- Archaeologists have found ancient artefacts from the sunken ancient city of Thonis-Heracleion.
- They found wicker baskets still filled with fruit from the fourth century BCE.
- Thonis-Heracleion was an ancient Egyptian city that is now submerged underwater.
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Archaeologists have discovered a trove of ancient artifacts from the fourth century BCE, including wicker baskets filled with fruit and Greek ceramics.
The discoveries were made in the ruins of the sunken ancient city of Thonis-Heracleion, which was Egypt's largest Mediterranean port for centuries until Alexander the Great founded Alexandria in 331 BC.
The artifacts were found by a team of researchers from the European Institute for Underwater Archaeology (IEASM), led by French marine archaeologist Franck Goddio, who discovered the ruins two decades ago.
Goddio told The Guardian that the discoveries were "incredible" and that the fruit baskets had been untouched for over 2,000 years.
"Nothing was disturbed," Goddio told The Guardian. "It was very striking to see baskets of fruits."
The wicker baskets were filled with doum, fruit from an African palm tree, and grape seeds.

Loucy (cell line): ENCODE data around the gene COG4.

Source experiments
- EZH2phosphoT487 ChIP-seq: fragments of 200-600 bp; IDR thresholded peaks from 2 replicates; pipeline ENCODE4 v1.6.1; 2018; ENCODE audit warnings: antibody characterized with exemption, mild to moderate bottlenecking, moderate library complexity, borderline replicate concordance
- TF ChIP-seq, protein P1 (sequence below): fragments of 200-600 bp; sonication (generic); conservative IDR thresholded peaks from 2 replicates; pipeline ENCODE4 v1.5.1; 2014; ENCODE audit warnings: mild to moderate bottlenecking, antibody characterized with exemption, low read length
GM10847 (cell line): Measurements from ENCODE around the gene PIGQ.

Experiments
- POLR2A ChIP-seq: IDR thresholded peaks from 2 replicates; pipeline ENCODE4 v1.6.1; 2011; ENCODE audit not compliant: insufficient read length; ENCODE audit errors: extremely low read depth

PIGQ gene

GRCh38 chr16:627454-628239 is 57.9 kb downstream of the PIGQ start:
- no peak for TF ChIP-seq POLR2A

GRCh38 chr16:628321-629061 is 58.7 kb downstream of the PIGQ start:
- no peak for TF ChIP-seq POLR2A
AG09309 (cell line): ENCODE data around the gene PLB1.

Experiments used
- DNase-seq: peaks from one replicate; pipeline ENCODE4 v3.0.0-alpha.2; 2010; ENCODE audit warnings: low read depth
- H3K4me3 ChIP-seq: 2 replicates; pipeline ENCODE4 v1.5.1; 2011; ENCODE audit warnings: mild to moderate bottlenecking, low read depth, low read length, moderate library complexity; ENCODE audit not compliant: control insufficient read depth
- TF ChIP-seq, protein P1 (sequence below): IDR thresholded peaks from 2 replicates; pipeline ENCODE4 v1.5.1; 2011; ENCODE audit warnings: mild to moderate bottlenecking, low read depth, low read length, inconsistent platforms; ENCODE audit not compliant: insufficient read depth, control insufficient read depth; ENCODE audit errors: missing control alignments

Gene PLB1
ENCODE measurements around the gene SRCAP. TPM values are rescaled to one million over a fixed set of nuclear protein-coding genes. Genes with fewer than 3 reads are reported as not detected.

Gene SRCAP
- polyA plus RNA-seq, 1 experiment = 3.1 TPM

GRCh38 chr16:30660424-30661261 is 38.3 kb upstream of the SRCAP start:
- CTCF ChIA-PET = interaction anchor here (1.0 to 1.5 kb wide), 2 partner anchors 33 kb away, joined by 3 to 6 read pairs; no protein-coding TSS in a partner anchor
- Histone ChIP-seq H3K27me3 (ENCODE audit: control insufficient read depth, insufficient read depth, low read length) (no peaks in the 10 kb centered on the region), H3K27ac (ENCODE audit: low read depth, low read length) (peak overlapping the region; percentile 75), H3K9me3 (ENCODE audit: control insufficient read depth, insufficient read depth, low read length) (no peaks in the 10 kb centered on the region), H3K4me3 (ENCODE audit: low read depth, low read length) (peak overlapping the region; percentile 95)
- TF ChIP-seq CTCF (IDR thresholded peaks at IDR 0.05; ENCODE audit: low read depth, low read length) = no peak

Goddio theorized that the fruit might have been preserved because they were placed in an underground room, possibly with a funerary connotation, according to The Guardian.
The discoveries were made near the site of a large tumulus, a burial mound, which had been previously explored by the team.
The tumulus, which is 197 feet long and 26 feet wide, was "covered with sumptuous funerary offerings" dating back to the beginning of the fourth century BCE, the IEASM said, according to CNN.
The team described the tumulus as being like a kind of island surrounded by channels.
"Everywhere we found evidence of burned material," said Goddio, according to CNN. "Spectacular ceremonies must have taken place there."
The researchers also found Ancient Greek miniature ceramics and several bronze artifacts, including mirrors and statuettes of Osiris, the ancient Egyptian fertility god.
"There's something very strange here," Goddio told The Guardian. "That site has been used maybe one time, never touched before, never touched after, for the reason that we cannot understand for the time being. It's a big mystery."
Goddio said that the site must have been sealed for hundreds of years as they have found no objects from later than the early fourth century BCE, even though the city existed for several hundred years after that.
The discovery "beautifully illustrates the presence of Greek merchants and mercenaries who lived in Thonis-Heracleion," IEASM said.
Greeks were allowed to settle in Thonis-Heracleion during the late Pharaonic period and constructed their own sanctuaries there.
Researchers believe that the city became submerged underwater after several earthquakes.
The European Institute for Underwater Archaeology works with Egypt's ministry of tourism and antiquities. The findings will be studied and preserved and then put on display in museums.